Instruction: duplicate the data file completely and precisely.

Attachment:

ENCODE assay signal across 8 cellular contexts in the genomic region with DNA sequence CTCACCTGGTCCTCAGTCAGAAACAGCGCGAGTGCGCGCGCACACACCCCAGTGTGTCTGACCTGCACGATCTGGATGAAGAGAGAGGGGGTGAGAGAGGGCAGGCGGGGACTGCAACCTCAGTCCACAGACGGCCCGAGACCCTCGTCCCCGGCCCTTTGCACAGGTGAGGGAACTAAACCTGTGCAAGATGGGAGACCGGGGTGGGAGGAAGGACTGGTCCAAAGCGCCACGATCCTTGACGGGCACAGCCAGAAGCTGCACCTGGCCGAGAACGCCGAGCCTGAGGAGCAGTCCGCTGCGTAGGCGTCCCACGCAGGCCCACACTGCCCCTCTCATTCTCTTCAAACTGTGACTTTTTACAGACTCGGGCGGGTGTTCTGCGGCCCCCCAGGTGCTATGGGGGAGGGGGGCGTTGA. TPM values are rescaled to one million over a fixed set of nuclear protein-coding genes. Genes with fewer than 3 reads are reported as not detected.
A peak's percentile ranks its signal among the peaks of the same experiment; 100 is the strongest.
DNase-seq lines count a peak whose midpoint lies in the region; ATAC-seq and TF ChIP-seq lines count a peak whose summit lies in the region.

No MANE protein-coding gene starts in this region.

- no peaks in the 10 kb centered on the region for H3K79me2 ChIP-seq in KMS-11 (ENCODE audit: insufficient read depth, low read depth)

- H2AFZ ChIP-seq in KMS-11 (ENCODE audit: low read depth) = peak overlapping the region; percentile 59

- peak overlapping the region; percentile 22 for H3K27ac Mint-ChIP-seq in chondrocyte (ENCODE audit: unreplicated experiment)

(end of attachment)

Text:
ENCODE assay signal across 8 cellular contexts in the genomic region with DNA sequence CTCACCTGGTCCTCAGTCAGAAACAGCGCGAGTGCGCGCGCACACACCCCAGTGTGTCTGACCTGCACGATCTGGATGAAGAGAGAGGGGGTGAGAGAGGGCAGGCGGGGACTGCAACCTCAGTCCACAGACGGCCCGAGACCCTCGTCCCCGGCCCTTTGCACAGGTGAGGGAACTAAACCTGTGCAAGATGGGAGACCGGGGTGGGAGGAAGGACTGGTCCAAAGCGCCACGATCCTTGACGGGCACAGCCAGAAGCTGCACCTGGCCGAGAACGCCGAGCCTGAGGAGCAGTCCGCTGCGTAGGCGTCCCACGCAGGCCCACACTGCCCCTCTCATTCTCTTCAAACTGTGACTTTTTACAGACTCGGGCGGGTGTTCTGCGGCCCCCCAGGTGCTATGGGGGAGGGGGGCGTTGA. TPM values are rescaled to one million over a fixed set of nuclear protein-coding genes. Genes with fewer than 3 reads are reported as not detected.
A peak's percentile ranks its signal among the peaks of the same experiment; 100 is the strongest.
DNase-seq lines count a peak whose midpoint lies in the region; ATAC-seq and TF ChIP-seq lines count a peak whose summit lies in the region.

No MANE protein-coding gene starts in this region.

- no peaks in the 10 kb centered on the region for H3K79me2 ChIP-seq in KMS-11 (ENCODE audit: insufficient read depth, low read depth)

- H2AFZ ChIP-seq in KMS-11 (ENCODE audit: low read depth) = peak overlapping the region; percentile 59

- peak overlapping the region; percentile 22 for H3K27ac Mint-ChIP-seq in chondrocyte (ENCODE audit: unreplicated experiment)